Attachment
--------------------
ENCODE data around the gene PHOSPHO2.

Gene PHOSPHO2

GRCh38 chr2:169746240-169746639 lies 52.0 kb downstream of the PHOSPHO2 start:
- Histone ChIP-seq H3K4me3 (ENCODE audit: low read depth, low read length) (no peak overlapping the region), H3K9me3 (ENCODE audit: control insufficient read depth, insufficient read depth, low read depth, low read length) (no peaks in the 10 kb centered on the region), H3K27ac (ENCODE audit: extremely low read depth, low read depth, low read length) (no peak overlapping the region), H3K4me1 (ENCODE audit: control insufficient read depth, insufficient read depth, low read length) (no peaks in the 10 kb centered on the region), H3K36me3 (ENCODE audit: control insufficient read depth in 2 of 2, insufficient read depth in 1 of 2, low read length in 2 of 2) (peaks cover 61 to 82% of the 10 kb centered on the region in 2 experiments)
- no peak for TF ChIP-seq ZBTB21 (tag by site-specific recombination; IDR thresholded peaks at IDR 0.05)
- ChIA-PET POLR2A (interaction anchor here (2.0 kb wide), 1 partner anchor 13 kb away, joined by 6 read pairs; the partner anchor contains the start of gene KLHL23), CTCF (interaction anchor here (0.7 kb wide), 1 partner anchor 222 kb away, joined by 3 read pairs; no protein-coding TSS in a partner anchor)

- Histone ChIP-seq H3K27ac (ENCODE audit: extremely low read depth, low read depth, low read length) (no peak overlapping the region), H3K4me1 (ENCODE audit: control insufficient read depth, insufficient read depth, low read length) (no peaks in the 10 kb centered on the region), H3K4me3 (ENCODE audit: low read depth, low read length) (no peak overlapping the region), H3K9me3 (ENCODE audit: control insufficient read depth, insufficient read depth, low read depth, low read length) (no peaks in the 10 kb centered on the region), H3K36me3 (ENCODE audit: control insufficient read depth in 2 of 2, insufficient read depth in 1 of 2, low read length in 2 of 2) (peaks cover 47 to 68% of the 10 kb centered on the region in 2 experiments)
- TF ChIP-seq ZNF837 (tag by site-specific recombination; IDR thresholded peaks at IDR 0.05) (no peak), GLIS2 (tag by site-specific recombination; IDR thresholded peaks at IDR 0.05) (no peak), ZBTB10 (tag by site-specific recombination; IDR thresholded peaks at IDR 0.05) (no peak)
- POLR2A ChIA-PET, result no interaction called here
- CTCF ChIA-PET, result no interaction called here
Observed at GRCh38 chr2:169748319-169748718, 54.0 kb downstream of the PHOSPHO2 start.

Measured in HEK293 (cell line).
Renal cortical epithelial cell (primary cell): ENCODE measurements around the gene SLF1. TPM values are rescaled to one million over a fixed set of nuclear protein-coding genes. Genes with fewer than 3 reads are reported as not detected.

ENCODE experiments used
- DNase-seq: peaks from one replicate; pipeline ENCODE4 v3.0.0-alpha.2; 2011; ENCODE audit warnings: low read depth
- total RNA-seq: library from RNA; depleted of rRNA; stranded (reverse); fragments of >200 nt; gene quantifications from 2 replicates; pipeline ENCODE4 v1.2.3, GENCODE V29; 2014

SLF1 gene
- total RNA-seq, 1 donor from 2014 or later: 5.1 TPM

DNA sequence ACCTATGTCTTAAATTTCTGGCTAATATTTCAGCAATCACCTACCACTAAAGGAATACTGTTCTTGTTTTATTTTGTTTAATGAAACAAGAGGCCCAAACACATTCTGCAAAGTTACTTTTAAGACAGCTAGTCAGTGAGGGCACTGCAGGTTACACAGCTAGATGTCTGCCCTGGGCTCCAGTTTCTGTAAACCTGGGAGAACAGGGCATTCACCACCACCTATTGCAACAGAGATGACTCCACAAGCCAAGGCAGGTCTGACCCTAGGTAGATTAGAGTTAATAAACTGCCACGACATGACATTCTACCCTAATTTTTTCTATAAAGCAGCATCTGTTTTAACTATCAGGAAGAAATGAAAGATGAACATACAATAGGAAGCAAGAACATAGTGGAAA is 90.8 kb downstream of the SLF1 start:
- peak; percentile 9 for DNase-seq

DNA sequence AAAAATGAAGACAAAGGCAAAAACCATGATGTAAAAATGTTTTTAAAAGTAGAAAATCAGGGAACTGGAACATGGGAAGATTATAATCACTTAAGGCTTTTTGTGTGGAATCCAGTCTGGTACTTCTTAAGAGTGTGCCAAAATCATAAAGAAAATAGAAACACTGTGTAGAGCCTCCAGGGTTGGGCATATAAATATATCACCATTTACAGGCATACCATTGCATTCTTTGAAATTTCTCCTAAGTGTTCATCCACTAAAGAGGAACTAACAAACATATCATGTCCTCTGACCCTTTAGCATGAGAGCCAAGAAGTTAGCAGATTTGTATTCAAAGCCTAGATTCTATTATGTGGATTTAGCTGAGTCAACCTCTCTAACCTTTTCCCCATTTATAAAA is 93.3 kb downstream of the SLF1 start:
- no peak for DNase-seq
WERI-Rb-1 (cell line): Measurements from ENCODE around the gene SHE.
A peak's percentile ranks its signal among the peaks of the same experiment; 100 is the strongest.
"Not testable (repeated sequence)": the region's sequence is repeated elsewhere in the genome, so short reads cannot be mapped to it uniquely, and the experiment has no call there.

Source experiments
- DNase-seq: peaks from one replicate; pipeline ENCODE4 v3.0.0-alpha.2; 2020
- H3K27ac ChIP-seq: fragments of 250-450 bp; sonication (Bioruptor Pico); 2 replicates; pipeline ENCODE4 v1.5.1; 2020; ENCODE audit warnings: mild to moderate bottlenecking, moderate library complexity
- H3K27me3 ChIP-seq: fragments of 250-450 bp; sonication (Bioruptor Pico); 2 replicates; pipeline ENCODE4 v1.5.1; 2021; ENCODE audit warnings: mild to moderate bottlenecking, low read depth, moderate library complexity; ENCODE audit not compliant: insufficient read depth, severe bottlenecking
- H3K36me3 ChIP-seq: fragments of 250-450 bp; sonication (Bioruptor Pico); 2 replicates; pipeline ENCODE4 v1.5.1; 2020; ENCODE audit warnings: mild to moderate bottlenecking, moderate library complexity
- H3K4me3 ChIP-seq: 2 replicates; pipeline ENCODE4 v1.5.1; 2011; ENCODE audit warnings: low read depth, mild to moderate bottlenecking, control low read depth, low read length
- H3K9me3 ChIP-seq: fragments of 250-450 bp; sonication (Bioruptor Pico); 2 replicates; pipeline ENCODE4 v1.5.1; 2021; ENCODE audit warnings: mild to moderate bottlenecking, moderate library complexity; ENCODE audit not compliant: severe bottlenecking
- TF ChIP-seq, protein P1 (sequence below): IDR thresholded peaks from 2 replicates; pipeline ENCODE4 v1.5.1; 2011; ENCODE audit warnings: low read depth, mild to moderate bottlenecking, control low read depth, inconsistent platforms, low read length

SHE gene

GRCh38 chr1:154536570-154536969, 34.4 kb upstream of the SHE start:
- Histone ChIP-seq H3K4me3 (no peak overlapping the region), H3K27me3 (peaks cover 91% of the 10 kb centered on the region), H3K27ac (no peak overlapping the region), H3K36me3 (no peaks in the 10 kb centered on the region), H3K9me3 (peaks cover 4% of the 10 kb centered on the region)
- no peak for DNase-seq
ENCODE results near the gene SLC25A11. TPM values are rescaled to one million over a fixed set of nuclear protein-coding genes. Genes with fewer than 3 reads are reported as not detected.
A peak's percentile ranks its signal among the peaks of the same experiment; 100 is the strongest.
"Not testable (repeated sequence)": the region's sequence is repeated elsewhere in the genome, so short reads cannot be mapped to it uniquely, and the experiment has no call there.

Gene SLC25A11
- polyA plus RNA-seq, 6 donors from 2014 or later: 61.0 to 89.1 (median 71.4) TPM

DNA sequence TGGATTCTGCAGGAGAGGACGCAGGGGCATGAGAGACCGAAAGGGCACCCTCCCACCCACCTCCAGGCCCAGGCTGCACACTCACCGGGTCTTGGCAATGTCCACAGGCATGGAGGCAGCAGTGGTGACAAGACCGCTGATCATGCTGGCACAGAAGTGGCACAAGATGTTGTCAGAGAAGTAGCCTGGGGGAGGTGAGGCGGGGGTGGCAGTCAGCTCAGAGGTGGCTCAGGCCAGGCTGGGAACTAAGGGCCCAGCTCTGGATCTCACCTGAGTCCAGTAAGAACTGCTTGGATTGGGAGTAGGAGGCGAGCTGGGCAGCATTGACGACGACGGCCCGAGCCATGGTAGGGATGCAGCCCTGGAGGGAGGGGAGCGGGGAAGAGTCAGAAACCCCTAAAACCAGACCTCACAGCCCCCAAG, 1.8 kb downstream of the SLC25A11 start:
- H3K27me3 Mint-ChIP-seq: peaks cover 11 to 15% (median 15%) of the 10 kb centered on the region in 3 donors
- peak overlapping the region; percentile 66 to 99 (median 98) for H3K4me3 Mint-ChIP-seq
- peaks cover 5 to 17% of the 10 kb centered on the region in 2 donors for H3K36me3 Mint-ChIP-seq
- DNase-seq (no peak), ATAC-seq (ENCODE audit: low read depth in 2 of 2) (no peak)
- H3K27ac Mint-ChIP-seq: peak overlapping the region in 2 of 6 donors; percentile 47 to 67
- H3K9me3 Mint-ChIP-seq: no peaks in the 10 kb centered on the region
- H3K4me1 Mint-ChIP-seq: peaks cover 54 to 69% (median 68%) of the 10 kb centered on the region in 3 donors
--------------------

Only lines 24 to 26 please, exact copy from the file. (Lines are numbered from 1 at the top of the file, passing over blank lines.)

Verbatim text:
A peak's percentile ranks its signal among the peaks of the same experiment; 100 is the strongest.
"Not testable (repeated sequence)": the region's sequence is repeated elsewhere in the genome, so short reads cannot be mapped to it uniquely, and the experiment has no call there.

Source experiments